In 2004 it won the James Beard Award for Best New Restaurant in America.
As such, it was the first Las Vegas restaurant to win a James Beard Award of any kind.
In its heyday (from ‘o3-’07), it boasted a more top young talent in its kitchen than almost every other restaurant in Las Vegas combined.
It was the first restaurant we took John Mariani to after his infamous “Las Vegas is all smoke and mirrors” article in Esquire.
It was also the first restaurant the F & B mavens of the MGM and Caesars took Joel Robuchon and Guy Savoy to in 2004, when they were trying to convince them to take Las Vegas seriously as a food and restaurant destination.
Both Savoy and Robuchon have told ELV it was the place that convinced them there was both a market for, and kitchen talent in town to support their exalted visions of fine restaurant dining.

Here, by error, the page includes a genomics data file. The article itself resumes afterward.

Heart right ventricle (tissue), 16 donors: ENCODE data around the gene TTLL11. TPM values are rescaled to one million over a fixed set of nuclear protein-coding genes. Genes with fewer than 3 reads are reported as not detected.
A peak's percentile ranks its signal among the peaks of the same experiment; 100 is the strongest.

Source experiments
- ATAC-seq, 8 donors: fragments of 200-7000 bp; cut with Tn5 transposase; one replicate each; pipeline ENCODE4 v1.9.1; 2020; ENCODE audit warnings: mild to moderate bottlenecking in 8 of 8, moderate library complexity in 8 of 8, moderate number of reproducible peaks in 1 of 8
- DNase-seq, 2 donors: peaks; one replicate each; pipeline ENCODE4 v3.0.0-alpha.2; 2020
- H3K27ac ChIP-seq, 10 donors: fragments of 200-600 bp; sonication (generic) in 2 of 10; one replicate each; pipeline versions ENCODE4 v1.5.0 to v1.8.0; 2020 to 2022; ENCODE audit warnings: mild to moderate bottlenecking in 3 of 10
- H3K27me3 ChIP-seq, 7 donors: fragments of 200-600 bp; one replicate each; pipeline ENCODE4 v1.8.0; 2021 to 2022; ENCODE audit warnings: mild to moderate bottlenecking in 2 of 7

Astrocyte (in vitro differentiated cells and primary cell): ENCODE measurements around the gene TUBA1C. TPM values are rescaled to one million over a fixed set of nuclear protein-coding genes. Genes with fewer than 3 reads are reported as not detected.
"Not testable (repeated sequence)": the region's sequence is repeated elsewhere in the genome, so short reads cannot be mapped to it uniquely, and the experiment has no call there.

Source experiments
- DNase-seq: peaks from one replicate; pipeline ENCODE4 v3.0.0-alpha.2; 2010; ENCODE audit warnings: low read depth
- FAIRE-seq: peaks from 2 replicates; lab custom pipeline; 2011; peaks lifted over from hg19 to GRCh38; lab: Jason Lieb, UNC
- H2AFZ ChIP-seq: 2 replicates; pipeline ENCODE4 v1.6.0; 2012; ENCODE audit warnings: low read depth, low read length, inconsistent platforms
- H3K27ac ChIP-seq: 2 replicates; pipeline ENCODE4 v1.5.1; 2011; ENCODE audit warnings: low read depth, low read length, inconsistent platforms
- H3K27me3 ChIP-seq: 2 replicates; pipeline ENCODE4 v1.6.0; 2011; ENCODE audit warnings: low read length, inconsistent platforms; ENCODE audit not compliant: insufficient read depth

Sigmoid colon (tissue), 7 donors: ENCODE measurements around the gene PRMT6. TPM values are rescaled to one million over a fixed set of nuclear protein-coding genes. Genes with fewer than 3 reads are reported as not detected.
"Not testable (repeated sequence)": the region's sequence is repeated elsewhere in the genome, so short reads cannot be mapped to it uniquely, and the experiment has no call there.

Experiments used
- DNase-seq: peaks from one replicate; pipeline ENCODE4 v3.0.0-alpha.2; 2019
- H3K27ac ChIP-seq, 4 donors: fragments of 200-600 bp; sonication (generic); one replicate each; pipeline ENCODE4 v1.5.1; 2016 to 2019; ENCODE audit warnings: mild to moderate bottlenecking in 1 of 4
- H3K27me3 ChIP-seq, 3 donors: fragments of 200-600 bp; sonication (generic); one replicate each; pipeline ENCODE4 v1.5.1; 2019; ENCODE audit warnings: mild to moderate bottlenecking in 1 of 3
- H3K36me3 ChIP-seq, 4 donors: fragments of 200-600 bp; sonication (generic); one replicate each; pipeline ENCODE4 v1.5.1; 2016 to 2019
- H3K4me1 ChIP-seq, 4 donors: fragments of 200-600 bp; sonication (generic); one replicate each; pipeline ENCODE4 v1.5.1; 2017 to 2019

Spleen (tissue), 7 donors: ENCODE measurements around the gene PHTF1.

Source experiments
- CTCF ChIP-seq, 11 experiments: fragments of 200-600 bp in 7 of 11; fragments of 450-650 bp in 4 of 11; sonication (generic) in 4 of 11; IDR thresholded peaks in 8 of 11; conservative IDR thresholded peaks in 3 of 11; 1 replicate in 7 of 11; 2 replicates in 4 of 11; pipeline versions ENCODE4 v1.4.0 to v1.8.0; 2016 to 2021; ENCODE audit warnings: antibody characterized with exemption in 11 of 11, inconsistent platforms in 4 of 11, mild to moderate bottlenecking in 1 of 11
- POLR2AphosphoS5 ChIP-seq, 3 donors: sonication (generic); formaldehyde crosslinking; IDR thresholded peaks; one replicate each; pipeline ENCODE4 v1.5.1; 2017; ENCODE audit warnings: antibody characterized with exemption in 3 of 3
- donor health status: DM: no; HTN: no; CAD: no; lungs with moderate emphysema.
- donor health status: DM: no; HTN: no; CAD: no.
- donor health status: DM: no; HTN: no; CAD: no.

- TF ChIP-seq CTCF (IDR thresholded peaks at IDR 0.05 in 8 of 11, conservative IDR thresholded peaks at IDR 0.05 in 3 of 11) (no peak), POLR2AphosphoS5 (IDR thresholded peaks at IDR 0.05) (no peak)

Rick Moonen also told us he probably wouldn’t have come to Vegas, had he not been blown away by his meal at BO in ‘o4.
Almost all of those hot young chefs: Adam Sobel, David Varley, Gerald Chin, Sven Meade, Bryan Ogden, Todd Williams, et al, are still making their serious mark(s) on American gastronomy.
Its butter-and-red-wine-basted sirloin burger was, and will forever be, etched in ELV’s brain as the ne plus ultra of ground meat sandwiches.
And finally, its blue corn muffins are the only food ELV has ever stolen from a bread basket.
But all good things must come to an end, and Bradley Ogden, both the man and the restaurant, has played out its string in our humble burg….soon to be replaced by a Gordon Ramsay gastropub.
And even though the restaurant seemed to have lost its mojo over the past few years, and even though we were predicting its demise long before the official announcement came, many of us in the food community are mourning its passing, as well as a time when the possibilities for food and chefs and restaurants in Las Vegas seemed limitless.